Wangala is the merriment of 100 drums played by Garo tribes of northeast India. This is one of the popular harvest festivals of India marking the onset of winter. During this festival, Sun God is worshiped with immense devotion and zeal. Women wear their traditional colourful clothes and dance while men rhythmically drum their fingers on the traditional drum pads.
Key attractions of the Wangala festival: Musical extravaganza with drums, flutes, and gongs
8. Ka Pomblang Nongkrem
The inhabitants of Khasi hills worship Goddess Ka Blei Synshar and celebrate the plentiful harvest with vigour and excitement. Ka Pomblang Nongkrem brings ultimate joy and happiness to the community. The celebration comprises of animal sacrifice and Nongkrem dance with sword in one hand and yak hair whisk on the other.
Key attractions of Ka Pomblang Nongkrem festival: Pemblang ceremony and Ceremony of Tangmuri
Nuakhai is an age old harvest celebration in Odisha. Locally ‘nua’ means new and ‘khai’ means food. This is not only a popular harvest festival in India, but also celebrated to appreciate the passing away of the past and evil days while welcoming the new and beautiful with open arms. The festival is also known as Nuakhai Parab or Nuakhai Bhetghat.
Key attractions of Nuakhai festival: The delicious Arsaa Pitha (sweet pancakes)
10. Gudi Padwa
Gudi Padwa is a grand festival in Maharashtra marking the beginning of an auspicious New Year. People make rangoli designs at the entrance of their homes and decorate it with flowers and a handmade doll . Folks meet friends and relatives, exchange wishes, and women cook sweets like Puran Poli, Shrikhand, and Sunth Paak.
Key attractions of Gudi Padwa festival: Local people make Gudi (bamboo doll) using mango and neem leaves and hang them at the entrance.
Where? West Bengal
This is one of the most celebrated traditions of Bengal, where new rice is harvested with sheer joy and stocked in homes. Farmers from Bengal cheerfully participate in this harvest ritual in the Bengali month of Agrahayan and offer the first grains to Goddess Lakshmi while thanking her for all blessings.
Key attractions of Nabanna festival: Payesh (Kheer) made from the newly harvested rice and Nabanna fair.
Onam is a legendary harvest festival of Kerala celebrated with great enthusiasm in different parts of Kerala. The festival is celebrated for 10 days with the arrival of Mahabali. To relish the successful harvest, Malayalee people decorate their house entrance with floral rangoli, wear new traditional clothes, women cook delicious food, and celebrate with traditional music and dance.
Key attractions of Onam festival: Traditional Malayalee recipes like Rasam, Payasam, Avial, brown rice and parippu curry are offered to guests in traditional green leaf, snake boat race and tiger dance are also exciting to watch.
Where? Tamil Nadu
Pongal is another name for Makar Sankranti, which is celebrated during the same time in various cities of Tamil Nadu. This is a thanksgiving celebration where people express their deep gratitude to mother nature for the produce of the year. This is one of the most colourful harvest festivals of India celebrated for 4 days. The first day is the Bhogi Festival devoted to Lord Indra for abundance of rain. On the second day, newly harvested rice and milk is cooked outdoor and offered to Sun God. Third day is for cattle worship and on the fourth day, Pongal or traditional coloured rice is offered with turmeric, betel leaf, and betel nuts.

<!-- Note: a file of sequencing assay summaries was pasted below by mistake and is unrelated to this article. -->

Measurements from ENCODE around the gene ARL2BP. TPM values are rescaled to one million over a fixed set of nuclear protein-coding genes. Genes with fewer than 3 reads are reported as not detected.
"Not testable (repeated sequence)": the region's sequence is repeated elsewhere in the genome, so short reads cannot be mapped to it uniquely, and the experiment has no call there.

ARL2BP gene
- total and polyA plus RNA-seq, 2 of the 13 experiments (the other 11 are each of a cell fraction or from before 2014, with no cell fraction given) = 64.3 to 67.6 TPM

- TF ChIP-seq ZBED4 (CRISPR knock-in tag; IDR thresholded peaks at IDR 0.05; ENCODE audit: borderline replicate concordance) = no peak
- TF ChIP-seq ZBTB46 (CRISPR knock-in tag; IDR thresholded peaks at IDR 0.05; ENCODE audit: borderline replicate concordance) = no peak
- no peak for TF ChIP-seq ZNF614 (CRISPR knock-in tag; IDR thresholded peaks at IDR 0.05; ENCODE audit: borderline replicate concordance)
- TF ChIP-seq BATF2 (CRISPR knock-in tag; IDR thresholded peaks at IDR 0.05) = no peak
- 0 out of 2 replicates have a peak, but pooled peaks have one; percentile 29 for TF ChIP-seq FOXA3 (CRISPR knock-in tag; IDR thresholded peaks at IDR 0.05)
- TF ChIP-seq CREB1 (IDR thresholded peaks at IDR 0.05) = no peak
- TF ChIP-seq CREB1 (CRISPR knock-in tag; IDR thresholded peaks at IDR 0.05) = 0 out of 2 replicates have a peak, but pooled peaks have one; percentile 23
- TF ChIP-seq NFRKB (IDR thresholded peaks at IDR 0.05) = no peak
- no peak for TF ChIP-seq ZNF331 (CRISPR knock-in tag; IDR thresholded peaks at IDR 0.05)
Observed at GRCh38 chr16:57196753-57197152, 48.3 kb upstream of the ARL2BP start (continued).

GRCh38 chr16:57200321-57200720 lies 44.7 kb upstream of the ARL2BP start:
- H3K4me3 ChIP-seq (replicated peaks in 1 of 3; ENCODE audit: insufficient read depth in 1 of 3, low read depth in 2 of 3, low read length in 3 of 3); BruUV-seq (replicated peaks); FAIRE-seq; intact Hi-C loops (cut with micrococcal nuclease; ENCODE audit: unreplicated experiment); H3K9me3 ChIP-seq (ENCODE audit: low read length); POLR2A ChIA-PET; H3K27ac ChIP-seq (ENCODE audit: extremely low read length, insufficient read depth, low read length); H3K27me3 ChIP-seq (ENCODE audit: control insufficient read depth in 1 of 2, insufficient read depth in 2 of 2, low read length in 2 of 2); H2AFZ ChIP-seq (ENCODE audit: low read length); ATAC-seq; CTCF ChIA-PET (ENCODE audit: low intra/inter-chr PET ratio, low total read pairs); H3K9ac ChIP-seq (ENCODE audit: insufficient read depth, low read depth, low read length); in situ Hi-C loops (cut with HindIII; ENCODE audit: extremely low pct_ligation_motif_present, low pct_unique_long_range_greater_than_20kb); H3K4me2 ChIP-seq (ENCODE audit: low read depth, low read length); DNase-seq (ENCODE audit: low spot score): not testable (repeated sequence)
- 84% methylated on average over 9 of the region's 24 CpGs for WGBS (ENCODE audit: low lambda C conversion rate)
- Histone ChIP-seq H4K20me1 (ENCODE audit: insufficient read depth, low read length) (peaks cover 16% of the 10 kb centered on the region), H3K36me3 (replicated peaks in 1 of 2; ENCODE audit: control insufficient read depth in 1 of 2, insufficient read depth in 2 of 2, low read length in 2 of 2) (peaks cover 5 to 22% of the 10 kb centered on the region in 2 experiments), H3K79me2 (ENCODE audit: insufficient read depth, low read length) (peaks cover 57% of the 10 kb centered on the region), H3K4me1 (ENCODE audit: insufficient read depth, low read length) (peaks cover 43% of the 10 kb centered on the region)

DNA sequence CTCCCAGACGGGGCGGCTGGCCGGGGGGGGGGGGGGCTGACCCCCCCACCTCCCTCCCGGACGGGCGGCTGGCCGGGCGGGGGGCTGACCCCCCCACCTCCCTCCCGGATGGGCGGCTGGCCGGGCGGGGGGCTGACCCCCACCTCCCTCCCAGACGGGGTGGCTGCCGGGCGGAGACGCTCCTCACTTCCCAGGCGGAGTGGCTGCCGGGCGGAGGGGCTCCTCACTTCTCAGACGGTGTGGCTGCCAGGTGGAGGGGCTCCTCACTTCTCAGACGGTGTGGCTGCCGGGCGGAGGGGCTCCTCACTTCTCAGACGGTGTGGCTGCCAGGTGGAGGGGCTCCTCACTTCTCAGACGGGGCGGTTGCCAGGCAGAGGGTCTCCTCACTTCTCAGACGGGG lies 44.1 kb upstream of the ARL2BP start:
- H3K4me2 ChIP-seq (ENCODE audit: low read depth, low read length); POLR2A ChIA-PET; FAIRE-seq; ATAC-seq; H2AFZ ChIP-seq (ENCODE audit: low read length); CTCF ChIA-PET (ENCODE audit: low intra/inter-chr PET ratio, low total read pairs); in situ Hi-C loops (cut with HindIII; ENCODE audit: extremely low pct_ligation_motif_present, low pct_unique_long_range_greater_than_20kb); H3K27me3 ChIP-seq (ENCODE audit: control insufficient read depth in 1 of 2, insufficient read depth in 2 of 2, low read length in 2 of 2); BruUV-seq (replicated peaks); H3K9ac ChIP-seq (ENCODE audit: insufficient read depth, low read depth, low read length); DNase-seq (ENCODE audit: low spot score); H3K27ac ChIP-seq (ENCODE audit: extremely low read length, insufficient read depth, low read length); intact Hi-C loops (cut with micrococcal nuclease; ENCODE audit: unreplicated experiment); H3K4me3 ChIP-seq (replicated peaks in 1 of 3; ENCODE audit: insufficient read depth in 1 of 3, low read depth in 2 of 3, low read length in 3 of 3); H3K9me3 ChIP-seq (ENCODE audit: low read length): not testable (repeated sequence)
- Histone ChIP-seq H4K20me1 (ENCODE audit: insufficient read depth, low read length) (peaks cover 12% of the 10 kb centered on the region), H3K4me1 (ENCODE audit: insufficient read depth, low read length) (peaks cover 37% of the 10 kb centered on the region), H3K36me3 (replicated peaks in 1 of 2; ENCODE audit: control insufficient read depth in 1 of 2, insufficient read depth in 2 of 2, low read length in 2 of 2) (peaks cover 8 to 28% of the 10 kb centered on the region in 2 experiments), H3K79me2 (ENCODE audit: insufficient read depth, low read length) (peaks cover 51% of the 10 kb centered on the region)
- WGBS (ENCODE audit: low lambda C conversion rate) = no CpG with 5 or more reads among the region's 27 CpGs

Key attractions of Pongal festival: Decorated houses with Kolam, bull taming contests, bonfire with agricultural wastes and worship for the family’s prosperity
Where? Andhra Pradesh and Karnataka
Ugadi is a regional New Year celebration for people of Andhra Pradesh and Karnataka. This harvest festival is considered auspicious to start new work and ventures. On the day, local people take oil bath, wear traditional clothes, decorate homes with earthen lamps and rangoli, and perform Ugadi puja at home.
Key attractions of Ugadi festival: The Ugadi delicacies like Ugadi Pachadi, Pulihora and Bobbatlu are prepared with raw mango, jaggery, neem, and tamarind.
Where? Kerala and Karnataka
Grand worship of Lord Vishnu or Lord Krishna, elaborate family lunch, evening prayers, and fireworks sum up the complete picture of Vishu festival. This is an interesting harvest festival celebrated on the first day of Malayalee New Year. Women of the house prepare Vishukkani—varieties of traditional cuisine to offer to Gods—, with rice, golden lemon, golden cucumber, jackfruit, yellow konna flowers, and betel leaves.
Key attractions of Vishu festival: Kani Kanal—the first holy sight of Vishnu and the Sadya—the grand mid-day meal spread
Q. 440. National Nutrition Strategy
National Nutrition Strategy
The nutrition strategy envisages a framework wherein the four proximate determinants of nutrition – uptake of health services, food, drinking water & sanitation and income & livelihoods – work together to accelerate decline of under nutrition in India. Currently, there is also a lack of real time measurement of these determinants, which reduces the capacity for targeted action among the most vulnerable mothers and children.
Supply side challenges often overshadow the need to address behavioural change efforts to generate demand for nutrition services. This strategy, therefore, gives prominence to demand and community mobilisation as a key determinant to address India's nutritional needs.
The Nutrition Strategy framework envisages a Kuposhan Mukt Bharat - linked to Swachh Bharat and Swasth Bharat. The aim is to ensure that States create customized State/ District Action Plans to address local needs and challenges. This is especially relevant in view of enhanced resources available with the States, to prioritise focussed interventions with greater role for panchayats and urban local bodies.
The strategy enables states to make strategic choices, through decentralized planning and local innovation, with accountability for nutrition outcomes.
Q. 439. Swaminathan Report: National Commission on Farmer
Swaminathan Report: National Commission on Farmer